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Image courtesy of Manuel Nägeli 

Britain’s first ‘national’ anthem embraced Boudica and druids

The national fervour that traditionally surrounds the Last Night of the Proms would have had a very different focus if Britain’s first ‘national’ anthem was still in vogue, research has shown.

While the most popular annual celebration of classical music reaches its crescendo with patriotic songs marking Britain’s royal family and bygone days of ‘ruling the waves’, the nation was once united by the love of a now forgotten tune that featured Druids and Queen Boudica.

The anthem, called Britons, strike home was hugely popular, particularly during times of war and encouraged people to defend their home and revenge perceived wrongdoing.

It was most notably thought to have been played at the Battle of Trafalgar in 1805, when the band aboard the ship of the line HMS Tonnant struck up the anthem as she sailed into action.

However, it appears to have fallen out of favour later that century as Imperialism brought Britain greater confidence and power to flex its muscles across the globe.

Dr Martha Vandrei, from the University of Exeter, who has uncovered details about the song and its use, said: “It would be certainly interesting to hear how audiences at this year’s Last Night of the Proms reacted to Britannia, Britons, strike home.

“Two hundred years ago it was a British anthem on a par with Rule, Britannia! and God save the Queen. But the sense of Britishness that the phrase encapsulated was beginning to lose its potency in the latter half of the nineteenth century.

“It represented an older Britain and didn’t seem to capture the country’s modern imperial identify.”

Britons, strike home was first used in a play about Boudica, and described how the Ancient British general, Caratach tried to rouse the army against the Romans, appealing to the Druids to sing and take up arms.

The Chief Druid sings: Britons, strike home! / Revenge, revenge your Country's wrong / Fight! Fight and record. Fight! / Fight and record yourselves in Druid's Song / Fight! Fight and record. Fight! / Fight and record yourselves in Druid's Song”.

Dr Vandrei said: “It’s possible the song’s references to Druids, timely when it was first performed because of a current interest in ancient British history, left later audiences cold. In a time of science and increasing secularism a song about Boudica and her pagan hordes may have seemed absurd.”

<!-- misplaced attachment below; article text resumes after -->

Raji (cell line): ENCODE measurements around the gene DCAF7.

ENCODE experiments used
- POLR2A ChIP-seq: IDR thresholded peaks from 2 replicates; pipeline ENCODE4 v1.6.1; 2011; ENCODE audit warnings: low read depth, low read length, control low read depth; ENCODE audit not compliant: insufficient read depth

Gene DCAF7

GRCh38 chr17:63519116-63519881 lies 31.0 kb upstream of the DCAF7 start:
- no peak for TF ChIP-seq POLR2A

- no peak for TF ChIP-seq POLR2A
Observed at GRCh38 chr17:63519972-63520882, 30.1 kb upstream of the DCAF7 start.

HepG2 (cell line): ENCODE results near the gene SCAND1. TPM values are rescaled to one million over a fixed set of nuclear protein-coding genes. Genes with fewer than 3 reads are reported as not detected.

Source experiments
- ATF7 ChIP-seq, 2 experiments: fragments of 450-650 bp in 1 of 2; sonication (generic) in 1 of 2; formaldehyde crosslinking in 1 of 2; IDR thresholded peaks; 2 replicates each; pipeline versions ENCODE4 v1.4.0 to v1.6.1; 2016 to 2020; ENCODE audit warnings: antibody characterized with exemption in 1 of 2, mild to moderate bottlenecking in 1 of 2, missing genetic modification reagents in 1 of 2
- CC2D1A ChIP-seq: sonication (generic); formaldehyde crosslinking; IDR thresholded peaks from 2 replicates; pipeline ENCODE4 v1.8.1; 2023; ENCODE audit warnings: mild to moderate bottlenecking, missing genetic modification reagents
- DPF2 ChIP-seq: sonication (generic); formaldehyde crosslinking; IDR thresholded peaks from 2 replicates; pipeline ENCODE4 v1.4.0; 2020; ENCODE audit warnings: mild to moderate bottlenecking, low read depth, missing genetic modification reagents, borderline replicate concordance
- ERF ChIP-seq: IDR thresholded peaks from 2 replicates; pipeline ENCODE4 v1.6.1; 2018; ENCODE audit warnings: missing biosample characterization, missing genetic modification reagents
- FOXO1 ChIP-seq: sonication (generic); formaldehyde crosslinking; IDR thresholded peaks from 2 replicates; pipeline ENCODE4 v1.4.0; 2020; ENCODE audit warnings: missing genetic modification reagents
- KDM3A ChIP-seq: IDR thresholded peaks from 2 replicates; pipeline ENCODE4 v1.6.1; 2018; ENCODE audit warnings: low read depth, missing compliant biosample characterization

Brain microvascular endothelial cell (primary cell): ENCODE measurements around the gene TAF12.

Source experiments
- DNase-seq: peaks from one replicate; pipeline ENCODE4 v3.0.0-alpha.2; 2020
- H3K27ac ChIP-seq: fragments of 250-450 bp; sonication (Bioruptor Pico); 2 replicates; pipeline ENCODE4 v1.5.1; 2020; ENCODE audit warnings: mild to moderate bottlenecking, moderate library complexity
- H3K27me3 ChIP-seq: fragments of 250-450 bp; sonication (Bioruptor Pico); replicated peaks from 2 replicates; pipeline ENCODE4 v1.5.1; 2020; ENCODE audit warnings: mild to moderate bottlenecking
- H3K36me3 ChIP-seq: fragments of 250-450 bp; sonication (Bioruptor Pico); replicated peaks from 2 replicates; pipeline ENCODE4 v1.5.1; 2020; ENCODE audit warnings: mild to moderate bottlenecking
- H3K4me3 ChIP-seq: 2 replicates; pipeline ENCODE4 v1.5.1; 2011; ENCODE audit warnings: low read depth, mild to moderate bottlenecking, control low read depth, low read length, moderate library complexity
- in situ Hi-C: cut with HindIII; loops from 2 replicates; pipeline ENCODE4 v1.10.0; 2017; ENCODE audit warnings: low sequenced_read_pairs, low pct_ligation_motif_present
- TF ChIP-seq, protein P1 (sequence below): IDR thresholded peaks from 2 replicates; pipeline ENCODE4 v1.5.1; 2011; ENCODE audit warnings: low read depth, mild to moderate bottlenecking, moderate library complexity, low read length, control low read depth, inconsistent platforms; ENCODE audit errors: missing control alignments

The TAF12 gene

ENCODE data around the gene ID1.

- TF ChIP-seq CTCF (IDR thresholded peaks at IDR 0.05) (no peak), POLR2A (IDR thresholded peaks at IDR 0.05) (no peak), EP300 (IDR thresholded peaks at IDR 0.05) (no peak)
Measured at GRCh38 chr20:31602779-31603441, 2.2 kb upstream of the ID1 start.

Henry Purcell wrote the song a few months before his untimely death in 1695 – making it fifty years older than Rule, Britannia! The song became popular in theatres and was performed publicly throughout Great Britain.

It was also taken up by the military, first used as early as 1715 and latterly performed to toast the Army or Navy. The Thirteenth Light Dragoons, a regiment formed in that year, bore standards which incorporated the phrase.

Britons, strike home reached its greatest poignancy during times of conflict between Britain and Spain. By the time of the Seven Years War, which lasted between 1756 and 1763, it was said that ‘even Children just weaned from the Breast, were taught to lisp, “BRITONS STRIKE HOME”’. The song was still being demanded, sometimes rudely, by audiences at Drury Lane and Covent Garden.

Later the song was adopted by people campaigning for political reform throughout the early 1830s. The phrase appeared often on banners at reform and later Chartist rallies. The last (recorded) instance of it being played as a call to arms was in December 1914, at a concert to show solidarity with Belgium.

Dr Vandrei, whose research was published in the Hisorical Research journal, said: “Examining how the song was used has shown me the changing attitudes in the country, and how people wanted to represent their monarch and armed forces. It’s fascinating how our current national anthems have remained the same now for a long period, despite huge social changes.”

Date: 8 September 2018

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